Encountering Temporality VIII: Reiterating Sensory Methods

A point I raised in the previous post concerned a movement from documenting temporality and futurity on Lewisham Way to generating various engagements with temporality and futurity. In this post, I outline a further way in which this move from documenting might be made in terms of reiteration, and offer one example of how I am beginning to work in this way.


Judith Butler explains reiteration as such:


‘The task is not whether to repeat, but how to repeat or, indeed, to repeat and, through a radical proliferation of gender, to displace the very gender norms that enable repetition itself’ (1999: 189).


Butler’s focus here is on how reiteration may be a means of troubling gender norms which she sees as a form of repetition that functions as a form of social reproduction. In some senses, then, Butler’s conception of repetition is that of the reproduction of the same – an understanding of repetition that I attempted to dislodge in post VI through Deleuze’s and Grosz’s work, where repetition necessarily involves difference and novelty. However, there are connections to be made here between this latter notion of repetition and how Butler posits reiteration as an activity that has the capacity for the ‘proliferation’ and displacement of norms. In other words, reiteration may be a means to induce change.


Taking inspiration from these understandings of repetition and reiteration, I’ve begun working with some of the raw sensory data that I’ve included in previous posts in order to repeat it with difference. In particular, given that an anticipatory relationship with the future emerged as significant in the walks, I have returned to the issue of waiting that I raised in post V. In that post, I discussed Bissell’s account of waiting as a ‘relatively embodied activity or action’ (2007: 284), involving ‘an enlivened corporeal sensibility where bodies are highly attuned to their immediate environment and themselves’ (2007: 284). To think through this idea in more detail, I’ve edited video and audio clips included in posts V and VI to focus attention on what my body, as viewer and listener to the clips, becomes attuned to in ‘the immediate environment and myself’.




The video included here is an early experiment which takes the video image of the ‘WAIT’ sign of one pedestrian crossing and mixes it with the sound of waiting at another pedestrian crossing (Waiting video, post V and Pedestrian Crossing III, post VI). The original video and sound have both been slowed down – to 25% of their initial speed. In slowing the speed down, my aim was to begin to amplify the sense of waiting that they both elicit. In doing so, my attention is drawn to the differing speeds at which pedestrians and cars move along Lewisham Way, as well as to the disjunction between the image and audio – at some points they seem to match up, while at other points the sound pulls apart from the image, indicating traffic that can’t be seen, for example. My attention is also drawn to the pulsing of the WAIT sign; an effect of the video camera rather than what the pedestrian crossing sign does. I think about how this pulsing coincides, or not, with what I can see and hear. The video image ends before the audio, focusing attention on the bleeps of the crossing, only here their speed indicates not the rushing that I discussed in post X, but rather more of a drawn out movement. Indeed, the slower speed changes their pitch, making them strange and raising the question of what they are and refer to.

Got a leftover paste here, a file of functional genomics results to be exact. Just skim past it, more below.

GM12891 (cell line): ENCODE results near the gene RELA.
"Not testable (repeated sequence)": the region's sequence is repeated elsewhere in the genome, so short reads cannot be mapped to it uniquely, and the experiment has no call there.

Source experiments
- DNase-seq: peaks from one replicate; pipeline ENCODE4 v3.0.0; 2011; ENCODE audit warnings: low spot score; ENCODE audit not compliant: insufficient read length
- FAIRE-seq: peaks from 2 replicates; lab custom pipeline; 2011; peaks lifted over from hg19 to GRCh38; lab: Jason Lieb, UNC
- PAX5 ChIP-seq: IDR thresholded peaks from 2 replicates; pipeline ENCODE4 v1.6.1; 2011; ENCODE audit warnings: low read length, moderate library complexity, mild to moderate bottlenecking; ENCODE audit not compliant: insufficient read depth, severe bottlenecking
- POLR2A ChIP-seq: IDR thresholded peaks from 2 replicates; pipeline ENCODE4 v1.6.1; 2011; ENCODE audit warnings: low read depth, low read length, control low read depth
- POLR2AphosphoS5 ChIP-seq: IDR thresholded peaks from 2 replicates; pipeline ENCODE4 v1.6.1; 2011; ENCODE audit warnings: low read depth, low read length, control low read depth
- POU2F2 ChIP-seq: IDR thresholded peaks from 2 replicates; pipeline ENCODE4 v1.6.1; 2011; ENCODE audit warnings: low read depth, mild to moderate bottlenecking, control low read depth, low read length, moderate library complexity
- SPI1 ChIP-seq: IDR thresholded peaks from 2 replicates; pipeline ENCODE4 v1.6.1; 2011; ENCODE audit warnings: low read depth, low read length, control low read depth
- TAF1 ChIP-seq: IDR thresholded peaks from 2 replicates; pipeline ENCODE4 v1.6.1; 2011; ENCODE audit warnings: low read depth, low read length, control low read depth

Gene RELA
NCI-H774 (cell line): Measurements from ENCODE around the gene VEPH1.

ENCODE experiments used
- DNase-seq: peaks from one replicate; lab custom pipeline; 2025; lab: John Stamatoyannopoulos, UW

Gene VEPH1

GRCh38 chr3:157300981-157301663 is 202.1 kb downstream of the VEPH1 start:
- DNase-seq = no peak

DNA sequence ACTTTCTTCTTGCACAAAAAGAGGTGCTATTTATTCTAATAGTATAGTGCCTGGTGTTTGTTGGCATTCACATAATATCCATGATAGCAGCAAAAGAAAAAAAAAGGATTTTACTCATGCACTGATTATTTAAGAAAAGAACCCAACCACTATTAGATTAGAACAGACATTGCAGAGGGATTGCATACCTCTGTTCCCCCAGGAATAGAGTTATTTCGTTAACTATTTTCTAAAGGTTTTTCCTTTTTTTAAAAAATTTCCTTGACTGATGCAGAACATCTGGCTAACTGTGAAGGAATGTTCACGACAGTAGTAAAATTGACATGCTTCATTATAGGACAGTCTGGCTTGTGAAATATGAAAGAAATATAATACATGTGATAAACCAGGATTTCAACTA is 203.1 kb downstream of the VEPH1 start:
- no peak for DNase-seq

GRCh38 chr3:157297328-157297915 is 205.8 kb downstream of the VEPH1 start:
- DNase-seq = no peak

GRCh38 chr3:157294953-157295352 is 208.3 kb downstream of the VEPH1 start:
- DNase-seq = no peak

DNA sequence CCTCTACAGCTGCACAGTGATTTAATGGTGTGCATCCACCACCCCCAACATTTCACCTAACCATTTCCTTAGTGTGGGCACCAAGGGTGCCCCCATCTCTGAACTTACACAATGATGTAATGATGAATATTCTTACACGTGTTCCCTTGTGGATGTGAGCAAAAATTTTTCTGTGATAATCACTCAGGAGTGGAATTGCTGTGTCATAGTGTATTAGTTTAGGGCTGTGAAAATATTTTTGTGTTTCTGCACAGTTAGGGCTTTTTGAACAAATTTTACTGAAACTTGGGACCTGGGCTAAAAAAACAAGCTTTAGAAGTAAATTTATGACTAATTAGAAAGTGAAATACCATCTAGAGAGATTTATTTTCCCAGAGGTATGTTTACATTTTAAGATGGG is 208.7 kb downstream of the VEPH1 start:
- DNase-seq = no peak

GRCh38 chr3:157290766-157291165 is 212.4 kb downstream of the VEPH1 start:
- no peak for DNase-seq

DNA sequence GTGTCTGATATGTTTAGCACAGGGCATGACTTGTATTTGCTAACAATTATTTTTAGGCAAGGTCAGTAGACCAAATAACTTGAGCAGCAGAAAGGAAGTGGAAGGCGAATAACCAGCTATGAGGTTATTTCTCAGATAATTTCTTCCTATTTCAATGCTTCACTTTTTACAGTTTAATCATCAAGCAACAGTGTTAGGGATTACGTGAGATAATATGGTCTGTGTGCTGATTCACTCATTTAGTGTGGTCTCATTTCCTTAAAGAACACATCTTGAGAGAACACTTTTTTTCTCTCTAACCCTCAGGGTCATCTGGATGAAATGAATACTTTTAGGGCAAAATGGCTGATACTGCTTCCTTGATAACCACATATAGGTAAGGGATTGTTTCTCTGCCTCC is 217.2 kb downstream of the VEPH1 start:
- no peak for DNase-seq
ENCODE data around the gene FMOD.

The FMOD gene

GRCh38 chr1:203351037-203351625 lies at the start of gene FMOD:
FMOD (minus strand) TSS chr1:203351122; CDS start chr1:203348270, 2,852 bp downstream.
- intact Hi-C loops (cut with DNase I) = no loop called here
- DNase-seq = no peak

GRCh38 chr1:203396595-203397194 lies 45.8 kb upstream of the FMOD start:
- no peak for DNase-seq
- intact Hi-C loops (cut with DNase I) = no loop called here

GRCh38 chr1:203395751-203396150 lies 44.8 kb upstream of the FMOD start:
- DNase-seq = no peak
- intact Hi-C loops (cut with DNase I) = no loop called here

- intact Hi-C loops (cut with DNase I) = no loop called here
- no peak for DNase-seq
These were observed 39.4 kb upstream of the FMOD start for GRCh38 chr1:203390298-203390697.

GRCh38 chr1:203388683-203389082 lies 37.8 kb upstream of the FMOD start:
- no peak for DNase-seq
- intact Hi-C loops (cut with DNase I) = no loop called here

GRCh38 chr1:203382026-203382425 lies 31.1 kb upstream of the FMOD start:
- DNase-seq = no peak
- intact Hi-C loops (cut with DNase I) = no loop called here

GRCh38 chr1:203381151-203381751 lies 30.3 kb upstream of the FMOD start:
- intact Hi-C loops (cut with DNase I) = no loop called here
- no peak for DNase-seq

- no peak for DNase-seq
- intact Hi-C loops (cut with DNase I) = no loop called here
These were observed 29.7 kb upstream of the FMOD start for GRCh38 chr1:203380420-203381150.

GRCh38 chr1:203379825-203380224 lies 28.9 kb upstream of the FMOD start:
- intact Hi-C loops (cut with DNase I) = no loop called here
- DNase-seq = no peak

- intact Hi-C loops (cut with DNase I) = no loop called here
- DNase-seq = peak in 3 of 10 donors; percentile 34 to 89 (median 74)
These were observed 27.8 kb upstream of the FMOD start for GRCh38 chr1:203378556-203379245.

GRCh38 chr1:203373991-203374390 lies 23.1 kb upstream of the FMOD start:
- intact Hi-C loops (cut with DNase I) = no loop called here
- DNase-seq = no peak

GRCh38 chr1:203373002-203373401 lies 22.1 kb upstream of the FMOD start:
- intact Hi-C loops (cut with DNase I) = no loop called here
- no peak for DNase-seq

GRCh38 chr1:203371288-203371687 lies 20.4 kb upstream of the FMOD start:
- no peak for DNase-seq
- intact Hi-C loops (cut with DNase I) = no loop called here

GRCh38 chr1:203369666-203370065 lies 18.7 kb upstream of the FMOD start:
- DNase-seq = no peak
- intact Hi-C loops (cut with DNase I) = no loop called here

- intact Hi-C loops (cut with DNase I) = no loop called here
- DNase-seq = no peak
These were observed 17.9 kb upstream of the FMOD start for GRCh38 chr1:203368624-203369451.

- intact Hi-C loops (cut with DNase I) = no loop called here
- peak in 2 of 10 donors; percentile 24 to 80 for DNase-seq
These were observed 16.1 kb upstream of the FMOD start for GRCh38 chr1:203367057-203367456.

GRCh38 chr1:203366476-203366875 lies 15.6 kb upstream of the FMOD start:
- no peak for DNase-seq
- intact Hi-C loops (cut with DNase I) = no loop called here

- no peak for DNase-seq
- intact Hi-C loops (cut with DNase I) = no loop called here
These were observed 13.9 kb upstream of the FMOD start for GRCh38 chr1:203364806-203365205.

These indicative points aim to demonstrate the activity that is taking place in waiting and that the body can become attuned to particular actions that take place in what for many is a mundane, everyday occurrence. However, the slowed down edit of the video and audio clips also elicits another sense in me, which is pertinent to exploring waiting: that of boredom. I can feel bored, and a bit twitchy when watching this edit, not necessarily more or less than I can feel waiting at a pedestrian crossing (which usually depends on whether I am rushing somewhere or have time to dawdle), but in ways that nevertheless make me think about such ordinary experiences of waiting. The experience of waiting, then, might well encompass the ‘enlivened corporeal sensibility’ of being bored.


My perception of these issues occur through different mediums – here of video and audio recordings – and editing techniques, especially slow motion. As I suggested in the previous post then, the multi-media, multi-sensory approach to taken enables both a documentation of temporality and an engagement with and reiteration of temporality. In these senses, reiterating data by re-editing it might be understood in terms of an opening up of what might be temporally noticed and felt.